Zinc (Zn) is brittle, but it becomes malleable at 100° C. Zinc, a blue-gray, metallic element, is a moderately good conductor of electricity. The most common alloy is brass, which is a mixture of zinc and copper.
Tungsten (W) is a gray-white metallic element that is stable and is very resistant to acids and bases. Tungsten has the highest melting temperature of any metal (3422 ° C or 6192 ° F), and the second highest of all elements (carbon is highest).
Tantalum (Ta) has a very high melting point (2996°C), exceeded only by that of carbon, tungsten, and rhenium, and is remarkably resistant to attack by air, water and most acids. Tantalum is a hard, grayish-blue, metallic element.
Sulfur (S) is a bright, lemon yellow, soft, non-metallic element that has a very low thermal conductivity, meaning it cannot transfer heat very well. The touch of a hand will cause a sulfur crystal to crack because the crystal’s surface warms faster than the interior. Sulfur melts at 108 degrees Celsius. Sulfur means “burning stone” in reference to its source from volcanoes and that it burns so easily. When sulfur is burned it combines with oxygen producing sulfur dioxide, SO2, which has a sharp pungent smell.
Strontium (Sr) is the 15th most abundant element in the earth’s crust. Only two minerals, however—celestite and strontianite—contain strontium in sufficient quantities to make recovery practical, and these minerals are found predominantly in sedimentary rocks. Strontium is a silvery-yellow, metallic element. Strontium belongs to a group of elements known as the alkali earth metals. Like other alkali metals, it is chemically active and will react with both air and water.
Silver (Ag) has a bright, metallic luster, and when untarnished, has a white color. It is rarely found in its native form. Silver can be found combined with a number of different elements such as sulfur, arsenic, antimony or chlorine to form a variety of minerals and ores, such as argentite, chlorargyrite, and galena. It is also found in very small amounts in gold, lead, zinc and copper ores. Silver is malleable which means it can be hammered into thin sheets. It is also ductile, meaning it can be drawn into wire.
Rubidium (Rb) is a very soft, silvery-white metallic element. Rubidium does not combine with other elements or ions to create minerals.
Like other alkali metals, rubidium reacts violently with air and water. When exposed to air, it bursts into flame, and explodes when put in water. Its melting point is so low (103 degrees F, 40 degrees C) that it will melt on a very hot day.
One isotope of rubidium is radioactive. Because it is impossible to separate this isotope from non-radioactive rubidium, nearly all processed rubidium is slightly radioactive.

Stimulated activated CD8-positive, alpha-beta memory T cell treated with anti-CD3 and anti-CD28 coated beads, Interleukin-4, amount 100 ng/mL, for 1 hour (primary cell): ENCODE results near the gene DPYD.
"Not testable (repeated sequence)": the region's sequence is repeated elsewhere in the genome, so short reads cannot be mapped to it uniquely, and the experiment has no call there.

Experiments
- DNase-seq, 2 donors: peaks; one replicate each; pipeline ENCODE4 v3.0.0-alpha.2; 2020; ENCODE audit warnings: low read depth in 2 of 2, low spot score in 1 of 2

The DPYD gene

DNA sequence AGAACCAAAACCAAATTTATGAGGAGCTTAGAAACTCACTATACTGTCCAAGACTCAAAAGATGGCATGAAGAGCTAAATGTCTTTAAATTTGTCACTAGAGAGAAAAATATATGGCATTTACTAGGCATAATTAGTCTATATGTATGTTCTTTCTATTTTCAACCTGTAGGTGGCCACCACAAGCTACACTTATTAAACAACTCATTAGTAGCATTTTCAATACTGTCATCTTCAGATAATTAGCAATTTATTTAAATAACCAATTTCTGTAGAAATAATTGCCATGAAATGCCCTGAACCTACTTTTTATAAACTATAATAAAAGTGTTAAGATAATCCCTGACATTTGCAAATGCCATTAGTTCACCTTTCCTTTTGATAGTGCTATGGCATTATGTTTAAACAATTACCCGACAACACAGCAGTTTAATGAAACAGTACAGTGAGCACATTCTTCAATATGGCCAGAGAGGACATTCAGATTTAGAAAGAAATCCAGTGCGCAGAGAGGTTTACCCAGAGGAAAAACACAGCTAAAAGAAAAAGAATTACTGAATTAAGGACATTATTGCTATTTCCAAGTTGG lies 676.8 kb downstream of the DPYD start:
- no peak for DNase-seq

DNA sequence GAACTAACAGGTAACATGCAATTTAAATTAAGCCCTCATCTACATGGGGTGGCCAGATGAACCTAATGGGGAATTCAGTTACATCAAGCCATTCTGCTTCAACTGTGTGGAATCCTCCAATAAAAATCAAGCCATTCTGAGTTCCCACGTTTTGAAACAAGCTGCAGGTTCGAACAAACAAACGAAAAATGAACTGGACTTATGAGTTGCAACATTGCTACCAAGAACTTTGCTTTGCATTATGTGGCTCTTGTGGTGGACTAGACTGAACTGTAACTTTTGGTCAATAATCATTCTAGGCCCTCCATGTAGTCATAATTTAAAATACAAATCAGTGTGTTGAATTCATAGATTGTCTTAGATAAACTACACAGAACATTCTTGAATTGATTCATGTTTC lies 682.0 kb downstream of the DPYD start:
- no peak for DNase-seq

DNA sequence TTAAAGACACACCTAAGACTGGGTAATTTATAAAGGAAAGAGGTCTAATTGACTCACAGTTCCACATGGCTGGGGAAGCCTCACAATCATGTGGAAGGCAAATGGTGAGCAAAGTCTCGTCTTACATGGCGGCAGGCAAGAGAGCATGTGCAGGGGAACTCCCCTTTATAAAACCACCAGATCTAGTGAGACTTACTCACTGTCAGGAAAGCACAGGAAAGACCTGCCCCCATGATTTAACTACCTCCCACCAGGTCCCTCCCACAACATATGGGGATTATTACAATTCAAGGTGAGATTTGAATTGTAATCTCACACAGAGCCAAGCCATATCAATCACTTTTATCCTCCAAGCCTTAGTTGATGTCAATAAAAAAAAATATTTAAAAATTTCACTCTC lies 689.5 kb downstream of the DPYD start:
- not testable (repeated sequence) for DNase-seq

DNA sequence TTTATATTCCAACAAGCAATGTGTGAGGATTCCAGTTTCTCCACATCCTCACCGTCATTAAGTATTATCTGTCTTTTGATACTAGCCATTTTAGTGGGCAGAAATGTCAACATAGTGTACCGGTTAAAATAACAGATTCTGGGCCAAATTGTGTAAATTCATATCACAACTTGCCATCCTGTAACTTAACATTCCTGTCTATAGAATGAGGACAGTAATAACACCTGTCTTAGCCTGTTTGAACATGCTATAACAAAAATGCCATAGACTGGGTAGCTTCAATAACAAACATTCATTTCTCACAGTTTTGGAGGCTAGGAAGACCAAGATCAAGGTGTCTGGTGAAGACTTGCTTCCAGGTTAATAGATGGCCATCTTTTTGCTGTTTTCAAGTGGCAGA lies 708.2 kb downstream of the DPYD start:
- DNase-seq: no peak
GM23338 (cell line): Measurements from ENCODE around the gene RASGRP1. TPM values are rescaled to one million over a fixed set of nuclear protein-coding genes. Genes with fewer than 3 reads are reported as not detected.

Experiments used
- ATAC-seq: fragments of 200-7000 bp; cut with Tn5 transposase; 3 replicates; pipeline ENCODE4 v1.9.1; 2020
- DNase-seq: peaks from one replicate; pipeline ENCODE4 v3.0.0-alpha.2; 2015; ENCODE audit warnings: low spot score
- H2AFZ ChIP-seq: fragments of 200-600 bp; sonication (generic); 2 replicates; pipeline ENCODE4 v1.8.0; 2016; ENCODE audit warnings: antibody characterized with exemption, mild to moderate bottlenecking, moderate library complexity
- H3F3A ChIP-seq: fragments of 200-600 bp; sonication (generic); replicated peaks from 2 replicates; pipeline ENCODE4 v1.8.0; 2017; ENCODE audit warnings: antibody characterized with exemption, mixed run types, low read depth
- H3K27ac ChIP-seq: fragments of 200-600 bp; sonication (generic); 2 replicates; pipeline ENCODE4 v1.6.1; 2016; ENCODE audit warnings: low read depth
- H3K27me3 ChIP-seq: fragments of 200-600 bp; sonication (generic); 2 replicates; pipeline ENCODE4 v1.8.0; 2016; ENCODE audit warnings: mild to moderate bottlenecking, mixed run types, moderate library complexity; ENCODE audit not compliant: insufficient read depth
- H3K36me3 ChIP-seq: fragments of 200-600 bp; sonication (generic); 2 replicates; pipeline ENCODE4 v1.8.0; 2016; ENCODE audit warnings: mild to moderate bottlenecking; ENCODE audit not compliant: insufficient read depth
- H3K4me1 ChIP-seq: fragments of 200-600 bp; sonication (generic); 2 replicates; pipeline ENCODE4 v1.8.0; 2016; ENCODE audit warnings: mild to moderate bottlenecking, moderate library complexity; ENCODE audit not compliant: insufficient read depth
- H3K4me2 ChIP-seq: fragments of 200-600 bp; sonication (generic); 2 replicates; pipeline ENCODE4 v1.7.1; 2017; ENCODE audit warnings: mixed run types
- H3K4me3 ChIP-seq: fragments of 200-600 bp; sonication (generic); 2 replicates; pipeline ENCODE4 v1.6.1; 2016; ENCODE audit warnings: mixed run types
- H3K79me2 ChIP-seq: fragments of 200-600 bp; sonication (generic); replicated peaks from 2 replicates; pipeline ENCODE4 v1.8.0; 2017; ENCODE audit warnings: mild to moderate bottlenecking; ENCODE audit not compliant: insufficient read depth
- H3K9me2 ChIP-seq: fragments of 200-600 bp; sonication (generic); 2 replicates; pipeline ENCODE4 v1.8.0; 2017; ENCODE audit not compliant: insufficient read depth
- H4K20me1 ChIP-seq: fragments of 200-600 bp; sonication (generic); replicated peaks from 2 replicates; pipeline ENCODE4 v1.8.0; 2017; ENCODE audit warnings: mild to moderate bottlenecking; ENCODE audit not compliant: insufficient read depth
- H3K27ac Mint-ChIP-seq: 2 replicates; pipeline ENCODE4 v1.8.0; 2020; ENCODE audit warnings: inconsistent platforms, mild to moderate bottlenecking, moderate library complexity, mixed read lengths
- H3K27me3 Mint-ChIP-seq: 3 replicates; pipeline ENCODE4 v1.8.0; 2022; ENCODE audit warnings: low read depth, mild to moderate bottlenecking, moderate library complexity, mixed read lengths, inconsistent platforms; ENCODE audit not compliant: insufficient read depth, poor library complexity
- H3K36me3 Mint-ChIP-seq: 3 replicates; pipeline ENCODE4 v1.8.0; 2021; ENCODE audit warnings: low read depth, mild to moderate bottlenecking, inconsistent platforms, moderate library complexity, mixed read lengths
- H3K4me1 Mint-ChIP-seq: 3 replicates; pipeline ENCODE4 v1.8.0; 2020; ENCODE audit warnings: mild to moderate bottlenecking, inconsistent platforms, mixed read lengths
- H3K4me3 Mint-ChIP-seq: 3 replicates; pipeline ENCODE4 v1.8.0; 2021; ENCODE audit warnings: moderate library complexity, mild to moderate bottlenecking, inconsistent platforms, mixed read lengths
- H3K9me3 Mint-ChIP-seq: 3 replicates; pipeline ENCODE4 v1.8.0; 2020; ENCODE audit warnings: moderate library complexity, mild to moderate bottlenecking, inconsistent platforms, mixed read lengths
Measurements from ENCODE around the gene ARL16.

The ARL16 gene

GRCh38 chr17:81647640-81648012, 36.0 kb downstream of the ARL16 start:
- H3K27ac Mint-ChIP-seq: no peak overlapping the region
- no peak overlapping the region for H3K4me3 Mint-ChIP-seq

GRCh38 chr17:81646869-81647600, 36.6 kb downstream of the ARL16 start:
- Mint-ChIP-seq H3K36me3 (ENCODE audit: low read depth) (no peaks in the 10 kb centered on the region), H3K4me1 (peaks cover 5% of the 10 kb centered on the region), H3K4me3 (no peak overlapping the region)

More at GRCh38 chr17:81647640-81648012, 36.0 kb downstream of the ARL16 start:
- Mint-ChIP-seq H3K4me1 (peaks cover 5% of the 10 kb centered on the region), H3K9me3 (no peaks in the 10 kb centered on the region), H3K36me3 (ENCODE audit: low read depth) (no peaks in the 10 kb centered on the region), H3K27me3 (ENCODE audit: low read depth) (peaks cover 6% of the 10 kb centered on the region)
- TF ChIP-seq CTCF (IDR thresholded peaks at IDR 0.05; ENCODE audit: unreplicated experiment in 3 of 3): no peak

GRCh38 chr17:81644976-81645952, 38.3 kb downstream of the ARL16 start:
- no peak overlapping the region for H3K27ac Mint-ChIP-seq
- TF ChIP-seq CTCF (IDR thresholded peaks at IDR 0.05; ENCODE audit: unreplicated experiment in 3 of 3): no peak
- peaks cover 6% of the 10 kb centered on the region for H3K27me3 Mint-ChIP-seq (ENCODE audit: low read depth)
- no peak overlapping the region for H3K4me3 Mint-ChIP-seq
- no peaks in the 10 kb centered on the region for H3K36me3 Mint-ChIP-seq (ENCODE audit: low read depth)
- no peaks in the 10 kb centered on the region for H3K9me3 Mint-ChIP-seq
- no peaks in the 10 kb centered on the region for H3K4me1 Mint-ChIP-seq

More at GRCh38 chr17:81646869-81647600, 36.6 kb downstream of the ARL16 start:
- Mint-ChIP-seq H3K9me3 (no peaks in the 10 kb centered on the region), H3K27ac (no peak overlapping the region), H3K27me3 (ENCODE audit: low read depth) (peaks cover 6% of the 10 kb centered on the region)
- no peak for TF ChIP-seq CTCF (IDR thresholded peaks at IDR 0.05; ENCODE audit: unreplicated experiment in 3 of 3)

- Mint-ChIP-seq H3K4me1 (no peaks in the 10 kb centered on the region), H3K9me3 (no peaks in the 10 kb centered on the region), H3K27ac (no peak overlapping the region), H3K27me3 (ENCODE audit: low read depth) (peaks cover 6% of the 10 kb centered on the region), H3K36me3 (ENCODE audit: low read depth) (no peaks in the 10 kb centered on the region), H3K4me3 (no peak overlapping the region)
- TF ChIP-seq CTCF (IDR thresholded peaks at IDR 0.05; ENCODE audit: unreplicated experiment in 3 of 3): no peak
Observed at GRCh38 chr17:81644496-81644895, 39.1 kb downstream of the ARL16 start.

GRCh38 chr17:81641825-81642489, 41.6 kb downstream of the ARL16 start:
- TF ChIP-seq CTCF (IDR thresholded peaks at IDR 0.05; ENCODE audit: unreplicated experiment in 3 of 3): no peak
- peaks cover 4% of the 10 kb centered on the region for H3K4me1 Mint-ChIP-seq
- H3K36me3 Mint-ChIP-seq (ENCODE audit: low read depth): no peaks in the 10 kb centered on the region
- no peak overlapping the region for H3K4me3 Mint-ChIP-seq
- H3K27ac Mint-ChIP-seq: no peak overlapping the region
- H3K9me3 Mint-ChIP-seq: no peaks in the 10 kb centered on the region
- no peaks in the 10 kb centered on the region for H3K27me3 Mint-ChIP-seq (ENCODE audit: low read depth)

Rhenium (element #75, symbol Re) is a rare, silvery-white metallic element. Rhenium is found as a trace element in platinum ores and in the mineral columbite. It is very dense and has a melting temperature of 3186 degrees C (5767 degrees F). Rhenium does not form minerals of its own, but does occur as a trace element in the minerals columbite, tantalite and molybdenite.
The rare earths, or rare earth elements (REE), are a relatively abundant group of elements consisting of scandium, yttrium, and the 15 elements of the lanthanide series of the periodic table.
Scandium (Sc) is the lightest rare earth element. Scandium is present in crustal rocks in amounts greater than lead and precious metals, but it rarely occurs in concentrated quantities because it does not combine into common ores or minerals.
Yttrium (Y) is chemically similar to the lanthanides and often occurs with other rare earths in the same minerals as a result of its similar ionic radius.
The lanthanides consist of 15 elements with atomic numbers 57 through 71. They are lanthanum (La), cerium (Ce), praseodymium (Pr), neodymium (Nd), promethium (Pm), samarium (Sm), europium (Eu), gadolinium (Gd), terbium (Tb), dysprosium (Dy), holmium (Ho), erbium (Er), thulium (Tm), ytterbium (Yb) and lutetium (Lu).
Monazite is one of the most common minerals of rare earth elements.
Potash is any salt, mined or manufactured, which contains the element potassium (K) in water-soluble form. Primary potash minerals include potassium chloride (KCl or sylvite), potassium sulfate [K2SO 4 or sulfate of potash (SO P), usually a manufactured product], and potassium-magnesium sulfate [K2SO 4•2MgSO4 or langbeinite or double sulfate of potash magnesia (SO PM or K-Mag)]. The name derives from pot ash, which refers to plant ashes soaked in water in a pot, the primary means of manufacturing the product before the industrial era. The word potassium is derived from potash.